Pseudomonas pyocyanine alters calcium signaling in human airway epithelial cells

Gerene M. Denning, Michelle A. Railsback, George T. Rasmussen, Charles D. Cox, Bradley E. Britigan

Research output: Contribution to journalArticlepeer-review

70 Scopus citations


Pseudomonas aeruginosa, an opportunistic human pathogen, causes both acute and chronic lung disease. P. aeruginosa exerts many of its pathophysiological effects by secreting virulence factors, including pyocyanine, a redox-active compound that increases intracellular oxidant stress. Because oxidant stress has been shown to affect cytosolic Ca2+ concentration ([Ca2+](c)) in other cell types, we studied the effect of pyocyanine on [Ca2+](c) in human airway epithelial cells (A549 and HBE). At lower concentrations, pyocyanine inhibits inositol 1,4,5-trisphosphate formation and [Ca2+](c) increases in response to G protein-coupled receptor agonists. Conversely, at higher concentrations, pyocyanine itself increases [Ca2+](c). The pyocyanine-dependent [Ca2+](c) increase appears to be oxidant dependent and to result from increased inositol trisphosphate and release of Ca2+ from intracellular stores. Ca2+ plays a central role in epithelial cell function, including regulation of ion transport, mucus secretion, and ciliary beat frequency. By disrupting Ca2+ homeostasis, pyocyanine could interfere with these critical functions and contribute to the pathophysiological effects observed in Pseudomonas-associated lung disease.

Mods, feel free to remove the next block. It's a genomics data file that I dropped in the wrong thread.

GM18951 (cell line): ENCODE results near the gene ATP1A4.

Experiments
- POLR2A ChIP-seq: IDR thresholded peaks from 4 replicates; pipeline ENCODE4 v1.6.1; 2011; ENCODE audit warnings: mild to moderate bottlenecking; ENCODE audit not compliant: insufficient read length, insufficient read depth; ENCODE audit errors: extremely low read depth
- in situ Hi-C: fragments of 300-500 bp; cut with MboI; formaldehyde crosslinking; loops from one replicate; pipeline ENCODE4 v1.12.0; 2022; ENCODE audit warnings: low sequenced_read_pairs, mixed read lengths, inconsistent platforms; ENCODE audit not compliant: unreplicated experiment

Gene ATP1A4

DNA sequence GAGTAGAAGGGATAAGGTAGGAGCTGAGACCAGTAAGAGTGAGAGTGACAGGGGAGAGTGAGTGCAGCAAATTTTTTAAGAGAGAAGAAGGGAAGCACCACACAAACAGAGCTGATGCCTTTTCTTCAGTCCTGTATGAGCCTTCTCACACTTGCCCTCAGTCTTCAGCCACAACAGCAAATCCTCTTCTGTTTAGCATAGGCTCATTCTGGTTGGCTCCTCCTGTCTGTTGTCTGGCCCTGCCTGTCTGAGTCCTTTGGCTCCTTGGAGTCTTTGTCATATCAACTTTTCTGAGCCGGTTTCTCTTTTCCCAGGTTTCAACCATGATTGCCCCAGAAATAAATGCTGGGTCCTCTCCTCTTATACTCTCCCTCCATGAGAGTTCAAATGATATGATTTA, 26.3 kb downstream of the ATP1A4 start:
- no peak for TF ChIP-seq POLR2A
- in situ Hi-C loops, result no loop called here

Original languageEnglish (US)
Pages (from-to)L893-L900
JournalAmerican Journal of Physiology - Lung Cellular and Molecular Physiology
Issue number6 18-6
StatePublished - Jun 1998
Externally publishedYes


  • A549 cells
  • G protein-coupled receptors
  • HBE cells
  • Inositol phosphates
  • Oxidants

ASJC Scopus subject areas

  • Physiology
  • Pulmonary and Respiratory Medicine
  • Physiology (medical)
  • Cell Biology

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